Woodman graduated with a visual arts degree just in time to meet the dotcom boom of the late 1990s. The Bay area native jumped into the fray himself with a venture called Funbug—an online gaming site. Yet, when the dotcom bubble burst in 2000, Woodman's enterprise went down with millions of investor money. The 27-year-old found himself unexpectedly ousted from his first career. He now had time to wander, time to think, and maybe even a new vision to hatch. This is when he linked up with his old college friend Ruben Ducheyne. In his mid-20s, Ducheyne was working as an insurance underwriter in San Francisco. The situation sounds very grounded, but Ducheyne suffered a world-class travel bug. It had forced him from college and any other full-time commitment. That underwriting gig, in fact, was the only job he'd held for as long as a year. "The only way I got through it was knowing that at the end of the year I'd be quitting and heading for Australia," he said.
Australia was going to be an awesome trip, and Woodman wanted to capture it in a novel way. The traditional water housings and pro cameras, he thought, were too big and bulky. So he took the strap from a Bully's leash and fashioned in into a wrist-mount that would hold a disposable waterproof Kodak film camera.
Woodman and Ducheyne timed their traipse around the island continent with perfection, and scored waves just about everywhere they went. This gave Woodman a lot of opportunity to toy with the wrist mount. He famously, and profitably, discovered the surfer's selfish tic—that surfers didn't want to take pictures of other surfers, they wanted to take pictures of themselves. It was Ducheyne who preferred to surf, and think about surfing, rather than the camera. "The prototype was just kind of thrown together and always falling apart. Nick would get mad at me, but I didn't want to deal with it. So Nick persevered. I ended up getting a lot of shots."
In fact, Ducheyne said one of his favorite parts of the trip was when they would stop in some town to have the film developed and sift through the photos over lunch.
On a later trip to Indonesia, Woodman met Brad Schmidt on an inter-island ferry. Schmidt had studied film and was roughing through some the world's richest surfing grounds. The pair of Americans hit it off and traveled to One Palm Point where they shared lifetime sessions. Schmidt was introduced to the wrist mount, and being mechanically inclined, he experimented with the prototype. Woodman expressed his desire to create a company to produce such a gadget. Schmidt remembers laughing, and telling Woodman, "Go ahead man, that wrist strap thing is really going to take off."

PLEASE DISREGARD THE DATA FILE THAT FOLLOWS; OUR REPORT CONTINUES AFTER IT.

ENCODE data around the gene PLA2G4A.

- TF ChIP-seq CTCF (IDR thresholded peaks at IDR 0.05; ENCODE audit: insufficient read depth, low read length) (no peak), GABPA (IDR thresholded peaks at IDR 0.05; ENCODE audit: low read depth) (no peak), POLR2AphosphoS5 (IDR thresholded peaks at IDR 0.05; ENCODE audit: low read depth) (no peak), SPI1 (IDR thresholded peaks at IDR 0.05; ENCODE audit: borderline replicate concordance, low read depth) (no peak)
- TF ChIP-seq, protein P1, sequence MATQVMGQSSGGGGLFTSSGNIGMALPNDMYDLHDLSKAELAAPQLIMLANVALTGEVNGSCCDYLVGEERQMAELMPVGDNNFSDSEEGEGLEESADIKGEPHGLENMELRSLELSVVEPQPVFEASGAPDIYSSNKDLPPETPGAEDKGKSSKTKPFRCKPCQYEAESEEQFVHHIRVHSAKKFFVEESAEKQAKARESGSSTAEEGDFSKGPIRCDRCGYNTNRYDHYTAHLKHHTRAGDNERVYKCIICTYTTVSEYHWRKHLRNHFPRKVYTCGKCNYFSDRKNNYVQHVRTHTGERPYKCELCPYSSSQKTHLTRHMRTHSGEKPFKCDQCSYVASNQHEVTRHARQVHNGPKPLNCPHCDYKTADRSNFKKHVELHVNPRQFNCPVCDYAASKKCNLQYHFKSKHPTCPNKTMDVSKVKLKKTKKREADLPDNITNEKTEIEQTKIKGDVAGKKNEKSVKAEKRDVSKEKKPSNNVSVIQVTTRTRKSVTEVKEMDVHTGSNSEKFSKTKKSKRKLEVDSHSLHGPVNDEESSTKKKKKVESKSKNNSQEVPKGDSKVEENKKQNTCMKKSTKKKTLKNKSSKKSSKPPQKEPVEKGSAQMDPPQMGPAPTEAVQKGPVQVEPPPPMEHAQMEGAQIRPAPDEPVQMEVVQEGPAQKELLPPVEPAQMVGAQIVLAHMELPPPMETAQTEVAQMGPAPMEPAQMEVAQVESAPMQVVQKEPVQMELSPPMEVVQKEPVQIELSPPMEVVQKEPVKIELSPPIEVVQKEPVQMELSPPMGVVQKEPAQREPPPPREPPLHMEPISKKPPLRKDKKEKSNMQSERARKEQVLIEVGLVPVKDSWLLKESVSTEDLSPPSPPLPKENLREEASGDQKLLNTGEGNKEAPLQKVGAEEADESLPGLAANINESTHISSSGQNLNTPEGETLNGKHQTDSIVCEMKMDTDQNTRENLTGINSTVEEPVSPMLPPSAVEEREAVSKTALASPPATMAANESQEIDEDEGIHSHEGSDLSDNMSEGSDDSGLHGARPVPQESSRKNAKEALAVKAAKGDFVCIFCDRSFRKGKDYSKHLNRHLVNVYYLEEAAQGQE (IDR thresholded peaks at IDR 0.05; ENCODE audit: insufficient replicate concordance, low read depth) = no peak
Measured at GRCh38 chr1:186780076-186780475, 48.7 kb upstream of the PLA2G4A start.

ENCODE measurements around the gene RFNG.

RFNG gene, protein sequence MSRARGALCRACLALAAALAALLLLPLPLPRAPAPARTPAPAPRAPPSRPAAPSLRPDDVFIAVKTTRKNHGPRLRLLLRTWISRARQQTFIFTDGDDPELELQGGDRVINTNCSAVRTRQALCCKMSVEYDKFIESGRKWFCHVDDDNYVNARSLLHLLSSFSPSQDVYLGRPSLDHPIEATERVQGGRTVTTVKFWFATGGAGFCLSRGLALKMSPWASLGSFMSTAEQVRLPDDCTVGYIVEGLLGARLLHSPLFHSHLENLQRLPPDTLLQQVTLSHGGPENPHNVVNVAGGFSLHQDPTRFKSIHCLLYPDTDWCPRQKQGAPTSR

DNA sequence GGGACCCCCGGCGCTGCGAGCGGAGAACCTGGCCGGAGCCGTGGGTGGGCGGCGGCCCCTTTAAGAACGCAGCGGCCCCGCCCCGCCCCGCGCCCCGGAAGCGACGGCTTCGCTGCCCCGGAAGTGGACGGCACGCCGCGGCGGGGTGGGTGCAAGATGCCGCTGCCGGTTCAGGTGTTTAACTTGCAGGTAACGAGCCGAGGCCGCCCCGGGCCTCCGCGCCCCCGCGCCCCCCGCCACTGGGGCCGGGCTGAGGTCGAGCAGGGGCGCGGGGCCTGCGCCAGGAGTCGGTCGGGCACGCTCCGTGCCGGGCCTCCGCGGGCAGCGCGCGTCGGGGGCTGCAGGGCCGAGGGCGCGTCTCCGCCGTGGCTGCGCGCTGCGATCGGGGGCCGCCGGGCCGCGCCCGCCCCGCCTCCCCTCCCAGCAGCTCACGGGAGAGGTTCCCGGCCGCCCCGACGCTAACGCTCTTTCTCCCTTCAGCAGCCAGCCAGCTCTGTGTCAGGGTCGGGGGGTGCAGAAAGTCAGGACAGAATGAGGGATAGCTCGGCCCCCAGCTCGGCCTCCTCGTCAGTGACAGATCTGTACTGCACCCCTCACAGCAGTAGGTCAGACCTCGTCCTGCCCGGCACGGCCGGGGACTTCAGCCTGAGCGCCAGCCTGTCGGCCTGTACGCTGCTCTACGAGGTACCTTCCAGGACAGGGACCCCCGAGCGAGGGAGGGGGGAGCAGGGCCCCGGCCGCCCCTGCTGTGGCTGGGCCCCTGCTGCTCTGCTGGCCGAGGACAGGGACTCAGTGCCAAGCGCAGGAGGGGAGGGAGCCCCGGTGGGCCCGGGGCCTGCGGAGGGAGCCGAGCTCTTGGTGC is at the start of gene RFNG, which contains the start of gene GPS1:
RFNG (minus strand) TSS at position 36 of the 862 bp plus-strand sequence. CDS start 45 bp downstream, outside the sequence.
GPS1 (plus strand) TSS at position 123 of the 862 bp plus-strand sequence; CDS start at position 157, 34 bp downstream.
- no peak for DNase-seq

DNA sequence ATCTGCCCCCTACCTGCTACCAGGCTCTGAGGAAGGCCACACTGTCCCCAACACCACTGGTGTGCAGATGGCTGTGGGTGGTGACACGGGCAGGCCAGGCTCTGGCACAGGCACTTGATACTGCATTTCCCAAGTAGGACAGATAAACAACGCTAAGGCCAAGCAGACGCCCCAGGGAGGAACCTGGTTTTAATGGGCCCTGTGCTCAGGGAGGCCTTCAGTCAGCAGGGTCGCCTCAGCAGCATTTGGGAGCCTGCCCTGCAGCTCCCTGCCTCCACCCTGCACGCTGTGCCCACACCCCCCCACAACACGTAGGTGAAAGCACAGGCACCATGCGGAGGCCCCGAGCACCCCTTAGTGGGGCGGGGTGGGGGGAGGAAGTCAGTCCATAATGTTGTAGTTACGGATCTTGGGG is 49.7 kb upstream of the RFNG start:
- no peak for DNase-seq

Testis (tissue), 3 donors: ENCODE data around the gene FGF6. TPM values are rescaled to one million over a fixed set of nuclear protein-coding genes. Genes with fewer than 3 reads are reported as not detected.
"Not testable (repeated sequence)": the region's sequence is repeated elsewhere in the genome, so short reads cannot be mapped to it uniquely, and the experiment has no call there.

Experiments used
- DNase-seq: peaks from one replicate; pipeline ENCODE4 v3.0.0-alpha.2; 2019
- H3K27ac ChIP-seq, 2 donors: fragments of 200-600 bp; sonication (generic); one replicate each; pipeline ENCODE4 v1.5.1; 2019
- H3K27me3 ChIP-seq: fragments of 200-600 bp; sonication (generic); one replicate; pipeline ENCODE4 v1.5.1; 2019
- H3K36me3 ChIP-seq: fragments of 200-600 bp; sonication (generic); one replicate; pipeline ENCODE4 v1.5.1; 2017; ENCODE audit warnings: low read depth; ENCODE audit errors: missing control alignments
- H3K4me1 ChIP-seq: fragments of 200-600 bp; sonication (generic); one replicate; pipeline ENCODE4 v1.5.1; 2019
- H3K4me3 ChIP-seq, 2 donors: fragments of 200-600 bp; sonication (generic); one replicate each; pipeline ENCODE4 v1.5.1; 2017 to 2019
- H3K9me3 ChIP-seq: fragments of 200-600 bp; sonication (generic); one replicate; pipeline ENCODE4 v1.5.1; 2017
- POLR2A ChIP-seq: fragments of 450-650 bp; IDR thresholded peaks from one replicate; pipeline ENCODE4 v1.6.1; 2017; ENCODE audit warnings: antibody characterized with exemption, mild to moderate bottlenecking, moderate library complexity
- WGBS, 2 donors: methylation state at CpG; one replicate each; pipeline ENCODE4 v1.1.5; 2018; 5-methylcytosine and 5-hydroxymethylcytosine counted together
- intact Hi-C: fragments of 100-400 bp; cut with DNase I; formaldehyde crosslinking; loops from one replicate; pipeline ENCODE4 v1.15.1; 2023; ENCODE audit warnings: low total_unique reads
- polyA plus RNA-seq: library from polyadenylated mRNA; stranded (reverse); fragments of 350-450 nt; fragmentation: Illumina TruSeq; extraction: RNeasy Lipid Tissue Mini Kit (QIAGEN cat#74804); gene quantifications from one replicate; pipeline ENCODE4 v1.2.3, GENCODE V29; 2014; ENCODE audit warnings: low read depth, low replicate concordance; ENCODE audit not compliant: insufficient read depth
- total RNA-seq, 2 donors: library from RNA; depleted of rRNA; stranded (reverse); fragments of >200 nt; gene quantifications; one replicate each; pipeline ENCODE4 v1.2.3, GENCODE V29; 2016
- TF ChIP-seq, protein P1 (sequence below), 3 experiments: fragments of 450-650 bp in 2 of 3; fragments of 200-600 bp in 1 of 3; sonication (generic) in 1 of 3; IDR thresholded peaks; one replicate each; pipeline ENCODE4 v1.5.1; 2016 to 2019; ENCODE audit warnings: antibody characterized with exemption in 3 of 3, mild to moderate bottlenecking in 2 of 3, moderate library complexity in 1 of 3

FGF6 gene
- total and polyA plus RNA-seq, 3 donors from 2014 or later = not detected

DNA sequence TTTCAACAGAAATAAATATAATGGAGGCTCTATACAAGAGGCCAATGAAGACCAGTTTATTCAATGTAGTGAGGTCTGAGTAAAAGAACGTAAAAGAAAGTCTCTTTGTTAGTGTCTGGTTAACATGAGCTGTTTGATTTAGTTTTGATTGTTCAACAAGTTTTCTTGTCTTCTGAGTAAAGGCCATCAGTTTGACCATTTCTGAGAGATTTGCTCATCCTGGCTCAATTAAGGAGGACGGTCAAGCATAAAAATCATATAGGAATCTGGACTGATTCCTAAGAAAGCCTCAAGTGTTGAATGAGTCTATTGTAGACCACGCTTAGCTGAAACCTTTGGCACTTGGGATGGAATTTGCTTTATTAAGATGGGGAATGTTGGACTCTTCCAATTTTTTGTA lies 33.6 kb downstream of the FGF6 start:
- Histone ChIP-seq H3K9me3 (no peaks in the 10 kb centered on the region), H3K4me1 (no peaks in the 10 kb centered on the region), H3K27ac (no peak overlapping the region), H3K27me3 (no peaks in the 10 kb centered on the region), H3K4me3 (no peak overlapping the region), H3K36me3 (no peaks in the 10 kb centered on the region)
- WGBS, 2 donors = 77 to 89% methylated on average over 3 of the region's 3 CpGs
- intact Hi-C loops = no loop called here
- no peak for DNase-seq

This allegedly left the portion of GoPro that Woodman still owned at $1.3 billion. That is—for the math challenged among us—one thousand million plus three hundred million more. Have you ever played the mental game: What would I do with a $1 million? Try that 1,300 times.
On returning from his travels, Woodman made two intuitive and critical leaps. He realized that a wrist strap alone wasn't going to cut it in the marketplace; he needed control of the whole system. So he searched for and found a camera manufacturer, Hotax, that could work with his specifications. He also designed mounts that allowed the surfer to capture images of him or herself. GoPro made money from the start. And within a couple of years Woodman tapped Ducheyne and Schmidt to take positions at the "wrist strap" company. Schmidt was working aboard a yacht in the Caribbean. Ducheyne was wondering, "Should I go back to Indo? Or, should I help my friend in the Northwest build his tree house?"
Both took positions. Ducheyne, the mad traveler, didn't take so much as a vacation for two years. He ran the tech support out of his apartment all week long, and on weekends he shipped returns out to customers. Today he is the company's marketing manager. Schmidt, the guy who laughed at the wrist strap, became a master at turning short clips into poetic visual experiences involving swimming sirens, blue and humpback whales, charging lions, and swooping vultures.
The old travel partners claim that the unimagined growth of GoPro has only helped them go deeper into what they were already doing, helped push their passions further.
We didn't make the Stones concert in London (though they did use GoPros on stage). Slater wasn't able to make the trip. And we didn't nearly max out the Gulfstream's range, traveling only to Mexico. But in the lineup together, the three hooted and slapped high-fives. They bumped fists like teenagers at a rave. They were stone-cold sober yet high as kites. Every possible configuration of GoPro captured every angle. This trip was a junket and photo-op, but it was also a celebration. The sense of being among a group of young men who only recently realized that they were soon to be millionaires, was palpable. It was a score, the kind you might find on the surf trip of a lifetime.
The 60 Minutes crew shadowed the GoPro group's every moment, and supposedly, Anderson Cooper was still going to join us at some point. CBS cameraman Chris Albert rented a high-end water housing for his expensive camera and drowned the whole outfit as soon as he put it in water. The boys took pity, and loaned him a GoPro. We were also joined by scientists from Scripps Institute of Oceanography, who arrived to tag the mysterious 2000-pound manta rays that swam just off shore here. A world-renown Argentine deep-sea diver appeared to help recon the adventure. And two large vessels were hired for a surf outing that required a long boat trip. Spirits were high. Cameras were everywhere.